Idahoans Fight 'Mega-Load' Truck Route Through Wild & Scenic Corridor
Photo by Leland Howard, courtesy of Leland Howard Fine Art Landscape Photography
Idahoans are rightly proud of the Lochsa and Middle Fork Clearwater Rivers. Tumbling through a wild stretch of the Clearwater National Forest in north-central Idaho, both are designated Wild & Scenic Rivers. During the spring, the Lochsa—which runs just north of the spectacular Selway-Bitterroot Wilderness—is rated as one of the world's top rivers for "continuous whitewater."
Photo courtesy of Mountain Murmur
U.S. Highway 12, which parallels the Lochsa and Middle Fork Clearwater for nearly 100 miles, is also a source of local pride. The stretch of Hwy. 12 between Kooskia, Idaho, and the Montana border was one of the last two-lane U.S. highways to be built, completed only in the 1960s. Paralleling the Lewis and Clark National Historic Trail for more than 80 miles, it provides access to wild, pristine hinterlands where rafters, kayakers, hunters, anglers, hikers, bikers, and recreationists of all stripes can pursue their passions.
But the Northwest Passage Scenic Byway, as Hwy. 12 through Idaho is known, is threatened by a plan by ExxonMobil and Imperial Oil of Canada to turn the route into a "mega-load" industrial truck corridor to transport massive tar sands plant "modules, assembled cheaply in South Korea and shipped across the Pacific to the inland port of Lewiston, through Idaho and Montana to Canada. The modules will then be used to construct Imperial/Exxon's proposed Kearl Project, a tar sands extraction and processing site near Fort McMurray, Alberta.
Longtime Sierra Club member Borg Hendrickson and her husband Linwood Laughy, below, with the Middle Fork Clearwater running behind them, live in Kooskia, in the foothills of the Bitterroot Mountains where the Middle and South Forks of the Clearwater converge. Last year, outraged by the Exxon/Imperial plan, the couple started Fighting Goliath, a grassroots network and information clearinghouse through which citizens opposed to the tar sands haul route can communicate and coordinate action.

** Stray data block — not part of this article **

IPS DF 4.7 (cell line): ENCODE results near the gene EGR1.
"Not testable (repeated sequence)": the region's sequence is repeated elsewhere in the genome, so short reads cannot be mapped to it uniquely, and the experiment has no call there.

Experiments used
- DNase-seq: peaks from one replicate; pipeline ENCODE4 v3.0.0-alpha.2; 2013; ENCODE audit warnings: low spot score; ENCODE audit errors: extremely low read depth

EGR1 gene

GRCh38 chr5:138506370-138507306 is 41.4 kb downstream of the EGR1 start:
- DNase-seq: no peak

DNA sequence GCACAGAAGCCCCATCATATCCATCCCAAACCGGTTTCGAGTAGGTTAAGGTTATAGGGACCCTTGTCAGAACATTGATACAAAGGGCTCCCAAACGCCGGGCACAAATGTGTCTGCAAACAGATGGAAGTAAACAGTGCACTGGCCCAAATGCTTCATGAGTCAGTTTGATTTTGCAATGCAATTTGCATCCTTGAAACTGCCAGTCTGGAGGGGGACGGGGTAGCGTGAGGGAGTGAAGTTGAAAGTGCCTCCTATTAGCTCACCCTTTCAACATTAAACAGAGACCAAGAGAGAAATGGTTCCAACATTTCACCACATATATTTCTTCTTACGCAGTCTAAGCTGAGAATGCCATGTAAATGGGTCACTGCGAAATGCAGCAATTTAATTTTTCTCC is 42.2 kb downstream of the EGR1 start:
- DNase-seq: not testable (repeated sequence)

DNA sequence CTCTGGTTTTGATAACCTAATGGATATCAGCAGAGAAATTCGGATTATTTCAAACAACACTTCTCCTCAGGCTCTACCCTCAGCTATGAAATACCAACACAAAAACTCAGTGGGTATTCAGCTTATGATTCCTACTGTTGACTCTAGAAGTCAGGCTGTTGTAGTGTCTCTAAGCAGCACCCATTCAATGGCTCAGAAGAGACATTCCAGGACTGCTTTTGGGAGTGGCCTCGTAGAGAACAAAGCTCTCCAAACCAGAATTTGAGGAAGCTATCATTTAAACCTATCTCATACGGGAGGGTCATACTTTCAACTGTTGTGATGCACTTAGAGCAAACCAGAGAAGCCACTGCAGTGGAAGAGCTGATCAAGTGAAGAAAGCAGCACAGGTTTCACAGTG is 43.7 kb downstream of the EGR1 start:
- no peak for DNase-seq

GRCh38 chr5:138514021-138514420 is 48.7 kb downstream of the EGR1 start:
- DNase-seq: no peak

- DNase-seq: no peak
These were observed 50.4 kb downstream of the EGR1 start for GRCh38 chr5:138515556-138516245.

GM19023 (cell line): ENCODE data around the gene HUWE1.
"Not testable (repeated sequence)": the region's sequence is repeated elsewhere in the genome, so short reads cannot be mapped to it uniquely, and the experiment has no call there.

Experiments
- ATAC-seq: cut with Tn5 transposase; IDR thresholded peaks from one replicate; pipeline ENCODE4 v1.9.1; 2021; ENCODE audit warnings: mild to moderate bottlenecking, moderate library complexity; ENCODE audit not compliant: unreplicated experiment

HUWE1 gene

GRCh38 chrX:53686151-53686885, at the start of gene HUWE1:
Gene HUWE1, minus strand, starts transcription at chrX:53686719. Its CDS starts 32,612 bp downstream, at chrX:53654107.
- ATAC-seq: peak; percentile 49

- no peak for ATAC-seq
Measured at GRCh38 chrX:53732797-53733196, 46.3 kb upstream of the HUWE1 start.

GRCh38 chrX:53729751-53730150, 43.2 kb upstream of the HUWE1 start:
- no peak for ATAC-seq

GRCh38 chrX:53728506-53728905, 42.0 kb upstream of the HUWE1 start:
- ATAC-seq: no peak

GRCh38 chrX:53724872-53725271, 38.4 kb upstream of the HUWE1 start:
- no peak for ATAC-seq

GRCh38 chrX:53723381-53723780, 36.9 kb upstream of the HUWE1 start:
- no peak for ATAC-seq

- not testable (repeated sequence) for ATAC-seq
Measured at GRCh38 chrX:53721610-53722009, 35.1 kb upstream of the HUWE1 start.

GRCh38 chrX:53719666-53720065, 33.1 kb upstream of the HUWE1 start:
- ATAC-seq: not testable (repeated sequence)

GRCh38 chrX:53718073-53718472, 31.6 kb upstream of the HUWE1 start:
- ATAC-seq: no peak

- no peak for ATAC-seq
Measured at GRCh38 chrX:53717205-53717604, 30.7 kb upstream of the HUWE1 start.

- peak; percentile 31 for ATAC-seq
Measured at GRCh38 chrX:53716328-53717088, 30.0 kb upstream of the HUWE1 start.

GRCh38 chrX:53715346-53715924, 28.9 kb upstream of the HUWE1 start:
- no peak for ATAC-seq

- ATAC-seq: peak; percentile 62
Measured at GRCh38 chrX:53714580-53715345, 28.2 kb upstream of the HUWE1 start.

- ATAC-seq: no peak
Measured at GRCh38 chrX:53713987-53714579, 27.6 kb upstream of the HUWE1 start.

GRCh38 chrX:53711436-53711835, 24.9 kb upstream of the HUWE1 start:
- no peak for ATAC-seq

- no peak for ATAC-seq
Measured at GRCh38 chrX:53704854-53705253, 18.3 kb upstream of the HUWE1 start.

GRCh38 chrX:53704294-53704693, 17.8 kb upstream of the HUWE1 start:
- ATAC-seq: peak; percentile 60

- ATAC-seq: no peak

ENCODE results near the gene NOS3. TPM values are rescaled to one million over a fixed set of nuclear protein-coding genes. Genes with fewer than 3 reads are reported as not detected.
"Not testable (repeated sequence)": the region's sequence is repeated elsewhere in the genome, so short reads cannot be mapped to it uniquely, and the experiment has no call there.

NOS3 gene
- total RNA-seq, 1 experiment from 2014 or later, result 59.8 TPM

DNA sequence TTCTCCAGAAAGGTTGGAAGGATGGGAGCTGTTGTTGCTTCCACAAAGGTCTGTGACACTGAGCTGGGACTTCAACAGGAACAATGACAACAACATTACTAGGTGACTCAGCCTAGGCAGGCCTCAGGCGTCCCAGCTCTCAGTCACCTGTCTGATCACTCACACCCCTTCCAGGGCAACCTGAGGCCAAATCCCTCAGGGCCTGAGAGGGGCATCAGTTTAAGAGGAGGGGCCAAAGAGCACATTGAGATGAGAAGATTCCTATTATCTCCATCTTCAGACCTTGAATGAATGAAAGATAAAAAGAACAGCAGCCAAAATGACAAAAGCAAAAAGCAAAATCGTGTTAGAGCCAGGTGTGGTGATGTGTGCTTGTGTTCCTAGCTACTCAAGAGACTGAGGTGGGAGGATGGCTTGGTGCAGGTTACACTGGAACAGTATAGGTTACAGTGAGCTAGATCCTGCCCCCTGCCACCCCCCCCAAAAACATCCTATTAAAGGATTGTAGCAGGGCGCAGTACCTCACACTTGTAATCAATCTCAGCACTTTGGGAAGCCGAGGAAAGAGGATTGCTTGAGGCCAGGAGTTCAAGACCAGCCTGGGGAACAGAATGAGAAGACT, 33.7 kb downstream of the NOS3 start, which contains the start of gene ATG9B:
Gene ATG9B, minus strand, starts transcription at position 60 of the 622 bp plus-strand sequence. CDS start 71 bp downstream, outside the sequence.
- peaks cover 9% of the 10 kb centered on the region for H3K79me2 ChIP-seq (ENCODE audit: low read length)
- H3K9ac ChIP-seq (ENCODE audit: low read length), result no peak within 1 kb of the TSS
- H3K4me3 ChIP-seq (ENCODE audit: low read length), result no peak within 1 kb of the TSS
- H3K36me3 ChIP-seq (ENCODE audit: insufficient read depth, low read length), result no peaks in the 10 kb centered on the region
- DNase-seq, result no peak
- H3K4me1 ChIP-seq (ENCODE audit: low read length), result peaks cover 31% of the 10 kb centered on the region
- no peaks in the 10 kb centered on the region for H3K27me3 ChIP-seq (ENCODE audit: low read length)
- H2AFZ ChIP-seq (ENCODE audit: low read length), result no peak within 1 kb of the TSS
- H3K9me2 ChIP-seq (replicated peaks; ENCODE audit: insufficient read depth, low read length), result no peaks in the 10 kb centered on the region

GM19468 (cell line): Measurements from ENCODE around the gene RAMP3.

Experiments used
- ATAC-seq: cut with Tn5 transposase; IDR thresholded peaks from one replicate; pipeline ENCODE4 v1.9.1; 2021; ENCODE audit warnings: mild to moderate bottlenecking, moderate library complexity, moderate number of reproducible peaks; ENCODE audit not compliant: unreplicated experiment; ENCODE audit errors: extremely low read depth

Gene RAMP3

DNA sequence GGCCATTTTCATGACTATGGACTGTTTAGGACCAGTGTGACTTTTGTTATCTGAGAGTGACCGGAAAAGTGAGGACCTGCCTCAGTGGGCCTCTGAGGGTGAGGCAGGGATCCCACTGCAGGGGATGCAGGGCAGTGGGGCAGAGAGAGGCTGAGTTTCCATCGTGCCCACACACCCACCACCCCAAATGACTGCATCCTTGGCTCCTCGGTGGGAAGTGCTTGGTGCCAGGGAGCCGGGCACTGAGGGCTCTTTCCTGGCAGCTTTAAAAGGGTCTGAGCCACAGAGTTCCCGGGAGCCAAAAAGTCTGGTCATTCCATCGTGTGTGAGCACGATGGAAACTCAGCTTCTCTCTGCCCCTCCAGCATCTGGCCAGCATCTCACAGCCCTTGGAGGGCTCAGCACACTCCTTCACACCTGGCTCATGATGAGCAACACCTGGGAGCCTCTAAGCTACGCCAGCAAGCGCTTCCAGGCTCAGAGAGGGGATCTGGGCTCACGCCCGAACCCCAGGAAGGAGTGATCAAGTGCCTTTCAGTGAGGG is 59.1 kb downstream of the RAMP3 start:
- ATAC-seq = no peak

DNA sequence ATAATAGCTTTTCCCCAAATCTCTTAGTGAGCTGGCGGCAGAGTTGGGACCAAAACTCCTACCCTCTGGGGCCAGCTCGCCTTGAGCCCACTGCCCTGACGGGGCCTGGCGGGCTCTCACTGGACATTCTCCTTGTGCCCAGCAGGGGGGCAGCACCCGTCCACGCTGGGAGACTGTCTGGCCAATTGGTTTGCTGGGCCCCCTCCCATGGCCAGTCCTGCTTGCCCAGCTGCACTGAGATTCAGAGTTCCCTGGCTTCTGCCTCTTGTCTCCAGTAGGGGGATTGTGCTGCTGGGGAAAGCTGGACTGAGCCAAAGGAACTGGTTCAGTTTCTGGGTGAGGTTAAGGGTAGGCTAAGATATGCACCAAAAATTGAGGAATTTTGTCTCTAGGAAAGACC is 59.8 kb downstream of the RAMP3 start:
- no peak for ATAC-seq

"We've been mega-load opposition activists for a year now, and Fighting Goliath has become the focal networking place for mega-load opponents," Hendrickson says. "We maintain the website and the email list and provide people with resources, updates, and ways they can take action."
The mega-load route along Highway 12 is a bad idea for loads of reasons, she says. The Fighting Goliath website provides the Top 20 Reasons U.S. 12 is Special. But tree-trimming crews are cutting a "high and wide" swath along the Wild & Scenic River corridor, shearing highway-side tree branches up to a height of 32 feet to create a rectangular tunnel through the forest for the mega-loads.
Particularly galling to Wild & Scenic private property easement holders is the fact that they encounter bureaucratic obstacles trying to secure permission to cut limbs along the Wild & Scenic corridor, while ExxonMobil simply hires trimmers, and with the acquiescence of the Clearwater National Forest and Idaho Transportation Department, begins cutting.
"I'm sickened by what I'm seeing," says Jim May, owner of the Reflections Inn on the Clearwater River near Kooskia. "Trees all along Highway 12 were being sheared back away from the road in a way that I thought I would never see. Many of us, of all political persuasions, living in the Wild & Scenic corridor, have lost any trust in the Forest Service and its ability and willingness to enforce even minimal standards of protection."